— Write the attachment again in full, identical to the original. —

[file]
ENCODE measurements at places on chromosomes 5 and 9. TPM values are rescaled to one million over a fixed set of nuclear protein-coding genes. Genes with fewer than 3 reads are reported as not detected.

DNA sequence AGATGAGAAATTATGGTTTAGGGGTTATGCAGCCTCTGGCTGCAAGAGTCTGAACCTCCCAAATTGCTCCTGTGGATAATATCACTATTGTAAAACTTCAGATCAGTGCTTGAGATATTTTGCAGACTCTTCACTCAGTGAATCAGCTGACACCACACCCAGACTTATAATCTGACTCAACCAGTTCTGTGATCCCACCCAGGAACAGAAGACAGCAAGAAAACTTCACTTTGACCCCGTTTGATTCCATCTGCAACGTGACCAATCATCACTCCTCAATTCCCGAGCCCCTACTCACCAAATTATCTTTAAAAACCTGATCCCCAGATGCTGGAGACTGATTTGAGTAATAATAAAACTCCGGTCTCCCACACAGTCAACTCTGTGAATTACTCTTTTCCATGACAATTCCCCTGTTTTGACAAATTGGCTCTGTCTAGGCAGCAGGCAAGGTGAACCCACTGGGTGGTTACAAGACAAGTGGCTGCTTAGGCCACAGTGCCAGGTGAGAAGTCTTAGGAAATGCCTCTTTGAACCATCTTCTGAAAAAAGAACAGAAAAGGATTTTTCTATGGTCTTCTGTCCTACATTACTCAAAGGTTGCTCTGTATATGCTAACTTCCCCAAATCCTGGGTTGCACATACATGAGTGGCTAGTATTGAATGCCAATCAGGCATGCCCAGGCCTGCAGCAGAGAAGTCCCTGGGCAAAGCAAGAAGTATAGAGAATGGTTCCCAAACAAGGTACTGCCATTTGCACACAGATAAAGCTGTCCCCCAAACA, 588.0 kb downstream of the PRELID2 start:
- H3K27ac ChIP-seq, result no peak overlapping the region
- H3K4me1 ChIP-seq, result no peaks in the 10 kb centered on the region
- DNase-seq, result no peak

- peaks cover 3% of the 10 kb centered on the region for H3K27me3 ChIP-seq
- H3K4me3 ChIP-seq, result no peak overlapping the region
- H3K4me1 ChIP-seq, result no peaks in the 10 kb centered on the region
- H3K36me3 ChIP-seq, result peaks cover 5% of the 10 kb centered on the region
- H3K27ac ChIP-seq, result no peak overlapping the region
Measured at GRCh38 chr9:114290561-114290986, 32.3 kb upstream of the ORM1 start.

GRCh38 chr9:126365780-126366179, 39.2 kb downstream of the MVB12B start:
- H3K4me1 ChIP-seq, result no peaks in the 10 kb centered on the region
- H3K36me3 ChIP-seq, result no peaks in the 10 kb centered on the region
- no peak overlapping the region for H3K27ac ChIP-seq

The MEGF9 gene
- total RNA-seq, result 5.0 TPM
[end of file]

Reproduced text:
ENCODE measurements at places on chromosomes 5 and 9. TPM values are rescaled to one million over a fixed set of nuclear protein-coding genes. Genes with fewer than 3 reads are reported as not detected.

DNA sequence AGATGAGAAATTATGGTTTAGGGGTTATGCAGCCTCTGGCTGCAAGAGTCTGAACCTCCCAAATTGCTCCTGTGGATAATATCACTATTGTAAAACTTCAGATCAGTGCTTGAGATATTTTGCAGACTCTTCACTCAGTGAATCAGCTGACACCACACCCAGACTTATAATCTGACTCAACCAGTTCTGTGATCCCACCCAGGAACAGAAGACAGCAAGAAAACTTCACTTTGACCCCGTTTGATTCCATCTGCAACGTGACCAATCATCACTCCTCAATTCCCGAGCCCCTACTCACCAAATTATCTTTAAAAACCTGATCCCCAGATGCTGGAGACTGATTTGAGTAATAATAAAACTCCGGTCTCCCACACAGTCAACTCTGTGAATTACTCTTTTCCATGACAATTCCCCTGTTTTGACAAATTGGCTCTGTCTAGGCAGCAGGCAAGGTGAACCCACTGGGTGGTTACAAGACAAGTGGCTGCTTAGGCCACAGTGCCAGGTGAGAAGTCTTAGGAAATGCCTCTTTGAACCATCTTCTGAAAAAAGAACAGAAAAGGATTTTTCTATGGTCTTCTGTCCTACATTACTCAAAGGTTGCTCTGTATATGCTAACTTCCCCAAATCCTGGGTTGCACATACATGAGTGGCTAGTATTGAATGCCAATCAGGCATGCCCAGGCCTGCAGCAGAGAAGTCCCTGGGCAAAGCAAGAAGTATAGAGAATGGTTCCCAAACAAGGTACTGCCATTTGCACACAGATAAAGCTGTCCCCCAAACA, 588.0 kb downstream of the PRELID2 start:
- H3K27ac ChIP-seq, result no peak overlapping the region
- H3K4me1 ChIP-seq, result no peaks in the 10 kb centered on the region
- DNase-seq, result no peak

- peaks cover 3% of the 10 kb centered on the region for H3K27me3 ChIP-seq
- H3K4me3 ChIP-seq, result no peak overlapping the region
- H3K4me1 ChIP-seq, result no peaks in the 10 kb centered on the region
- H3K36me3 ChIP-seq, result peaks cover 5% of the 10 kb centered on the region
- H3K27ac ChIP-seq, result no peak overlapping the region
Measured at GRCh38 chr9:114290561-114290986, 32.3 kb upstream of the ORM1 start.

GRCh38 chr9:126365780-126366179, 39.2 kb downstream of the MVB12B start:
- H3K4me1 ChIP-seq, result no peaks in the 10 kb centered on the region
- H3K36me3 ChIP-seq, result no peaks in the 10 kb centered on the region
- no peak overlapping the region for H3K27ac ChIP-seq

The MEGF9 gene
- total RNA-seq, result 5.0 TPM